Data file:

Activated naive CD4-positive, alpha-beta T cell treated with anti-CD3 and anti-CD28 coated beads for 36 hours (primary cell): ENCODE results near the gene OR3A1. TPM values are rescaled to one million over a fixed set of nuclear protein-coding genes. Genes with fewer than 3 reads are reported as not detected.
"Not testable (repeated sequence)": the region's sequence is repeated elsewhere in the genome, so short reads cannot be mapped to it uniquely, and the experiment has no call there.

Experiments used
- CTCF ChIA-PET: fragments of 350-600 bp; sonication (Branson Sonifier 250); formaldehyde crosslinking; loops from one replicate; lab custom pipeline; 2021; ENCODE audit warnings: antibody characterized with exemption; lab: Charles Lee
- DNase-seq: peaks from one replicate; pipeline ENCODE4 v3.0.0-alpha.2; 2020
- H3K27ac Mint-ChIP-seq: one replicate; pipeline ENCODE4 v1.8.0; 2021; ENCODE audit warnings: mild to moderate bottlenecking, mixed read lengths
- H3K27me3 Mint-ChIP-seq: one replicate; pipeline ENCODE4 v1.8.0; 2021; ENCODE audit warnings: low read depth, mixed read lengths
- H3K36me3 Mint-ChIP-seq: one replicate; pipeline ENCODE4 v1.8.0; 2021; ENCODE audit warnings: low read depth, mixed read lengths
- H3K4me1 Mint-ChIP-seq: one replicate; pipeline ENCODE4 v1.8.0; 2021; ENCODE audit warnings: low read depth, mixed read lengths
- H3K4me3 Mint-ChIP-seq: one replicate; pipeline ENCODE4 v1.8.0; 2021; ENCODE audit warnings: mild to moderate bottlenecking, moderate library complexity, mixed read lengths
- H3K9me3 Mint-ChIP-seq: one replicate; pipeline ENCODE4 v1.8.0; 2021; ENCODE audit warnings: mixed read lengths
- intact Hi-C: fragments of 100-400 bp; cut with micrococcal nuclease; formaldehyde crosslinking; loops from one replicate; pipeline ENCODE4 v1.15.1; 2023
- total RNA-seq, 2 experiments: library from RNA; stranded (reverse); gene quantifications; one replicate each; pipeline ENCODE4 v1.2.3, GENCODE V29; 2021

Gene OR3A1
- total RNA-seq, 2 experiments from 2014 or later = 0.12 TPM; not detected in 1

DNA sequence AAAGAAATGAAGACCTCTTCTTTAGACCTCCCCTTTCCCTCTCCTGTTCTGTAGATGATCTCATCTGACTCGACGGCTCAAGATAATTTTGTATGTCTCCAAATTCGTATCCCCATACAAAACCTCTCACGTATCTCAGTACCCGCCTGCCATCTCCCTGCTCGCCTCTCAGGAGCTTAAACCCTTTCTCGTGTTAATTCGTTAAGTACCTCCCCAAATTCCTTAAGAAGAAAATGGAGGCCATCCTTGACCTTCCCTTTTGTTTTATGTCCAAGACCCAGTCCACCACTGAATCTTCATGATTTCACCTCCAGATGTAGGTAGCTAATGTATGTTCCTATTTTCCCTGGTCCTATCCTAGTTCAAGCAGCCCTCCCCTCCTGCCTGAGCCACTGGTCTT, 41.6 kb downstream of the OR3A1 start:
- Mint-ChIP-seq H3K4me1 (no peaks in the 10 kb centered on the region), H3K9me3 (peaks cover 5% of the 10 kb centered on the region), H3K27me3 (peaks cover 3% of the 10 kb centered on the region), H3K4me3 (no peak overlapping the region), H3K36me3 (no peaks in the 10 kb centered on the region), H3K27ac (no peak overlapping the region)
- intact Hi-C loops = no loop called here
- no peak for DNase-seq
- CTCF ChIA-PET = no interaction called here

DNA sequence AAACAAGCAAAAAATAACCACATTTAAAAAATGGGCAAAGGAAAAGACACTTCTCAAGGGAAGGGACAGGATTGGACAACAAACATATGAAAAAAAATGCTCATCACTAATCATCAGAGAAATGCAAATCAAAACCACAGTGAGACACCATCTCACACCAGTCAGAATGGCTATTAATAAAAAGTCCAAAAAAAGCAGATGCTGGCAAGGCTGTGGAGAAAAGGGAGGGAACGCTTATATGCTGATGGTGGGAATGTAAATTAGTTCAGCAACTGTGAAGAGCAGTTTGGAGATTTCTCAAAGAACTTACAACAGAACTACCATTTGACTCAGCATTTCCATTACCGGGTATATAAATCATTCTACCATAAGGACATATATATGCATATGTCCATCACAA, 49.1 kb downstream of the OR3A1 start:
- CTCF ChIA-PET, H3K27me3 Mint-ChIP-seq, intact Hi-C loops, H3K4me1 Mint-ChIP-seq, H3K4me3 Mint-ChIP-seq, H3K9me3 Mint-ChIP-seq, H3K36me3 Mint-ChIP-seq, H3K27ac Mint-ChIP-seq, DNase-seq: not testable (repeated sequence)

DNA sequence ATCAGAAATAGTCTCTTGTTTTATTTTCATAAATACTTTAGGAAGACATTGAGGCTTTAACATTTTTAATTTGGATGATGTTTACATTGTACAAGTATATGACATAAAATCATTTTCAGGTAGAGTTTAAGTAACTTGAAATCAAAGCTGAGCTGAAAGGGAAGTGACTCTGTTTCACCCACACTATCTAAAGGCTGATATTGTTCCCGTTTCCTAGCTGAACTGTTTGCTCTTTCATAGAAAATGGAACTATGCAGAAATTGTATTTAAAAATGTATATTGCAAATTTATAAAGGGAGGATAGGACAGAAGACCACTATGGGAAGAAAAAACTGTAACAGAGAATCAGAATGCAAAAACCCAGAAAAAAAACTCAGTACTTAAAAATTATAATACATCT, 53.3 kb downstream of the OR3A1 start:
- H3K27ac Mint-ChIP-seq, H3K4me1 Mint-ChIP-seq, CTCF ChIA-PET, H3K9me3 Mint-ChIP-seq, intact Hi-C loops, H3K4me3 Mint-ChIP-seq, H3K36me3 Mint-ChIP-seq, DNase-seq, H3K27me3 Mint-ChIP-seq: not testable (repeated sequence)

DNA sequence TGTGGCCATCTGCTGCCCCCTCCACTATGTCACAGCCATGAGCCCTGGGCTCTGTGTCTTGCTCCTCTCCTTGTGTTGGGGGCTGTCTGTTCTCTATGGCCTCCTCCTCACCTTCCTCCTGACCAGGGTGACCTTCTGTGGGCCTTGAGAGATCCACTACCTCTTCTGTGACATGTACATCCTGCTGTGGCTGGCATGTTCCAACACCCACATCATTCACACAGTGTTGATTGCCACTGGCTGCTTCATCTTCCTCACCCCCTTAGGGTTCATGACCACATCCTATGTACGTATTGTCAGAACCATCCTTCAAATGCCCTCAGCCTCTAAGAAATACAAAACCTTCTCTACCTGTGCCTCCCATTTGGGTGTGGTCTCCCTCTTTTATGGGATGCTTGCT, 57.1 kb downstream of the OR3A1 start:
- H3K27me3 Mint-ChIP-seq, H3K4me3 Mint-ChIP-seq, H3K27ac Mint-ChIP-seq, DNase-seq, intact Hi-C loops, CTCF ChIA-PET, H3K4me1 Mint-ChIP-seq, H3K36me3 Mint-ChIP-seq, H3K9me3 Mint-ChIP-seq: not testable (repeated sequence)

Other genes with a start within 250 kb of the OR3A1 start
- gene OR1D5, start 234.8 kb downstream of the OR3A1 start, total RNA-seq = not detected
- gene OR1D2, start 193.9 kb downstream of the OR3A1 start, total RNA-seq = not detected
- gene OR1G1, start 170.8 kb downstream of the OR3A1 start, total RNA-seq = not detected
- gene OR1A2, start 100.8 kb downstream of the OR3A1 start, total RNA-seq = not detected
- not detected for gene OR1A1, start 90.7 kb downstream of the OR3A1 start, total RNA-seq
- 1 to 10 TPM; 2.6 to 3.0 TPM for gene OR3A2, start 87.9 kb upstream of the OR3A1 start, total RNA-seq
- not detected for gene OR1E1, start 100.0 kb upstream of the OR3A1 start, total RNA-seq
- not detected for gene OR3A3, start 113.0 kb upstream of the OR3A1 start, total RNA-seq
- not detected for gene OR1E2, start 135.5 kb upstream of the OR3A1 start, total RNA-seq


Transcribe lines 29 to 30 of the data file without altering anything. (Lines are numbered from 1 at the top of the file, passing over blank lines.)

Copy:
- gene OR1D2, start 193.9 kb downstream of the OR3A1 start, total RNA-seq = not detected
- gene OR1G1, start 170.8 kb downstream of the OR3A1 start, total RNA-seq = not detected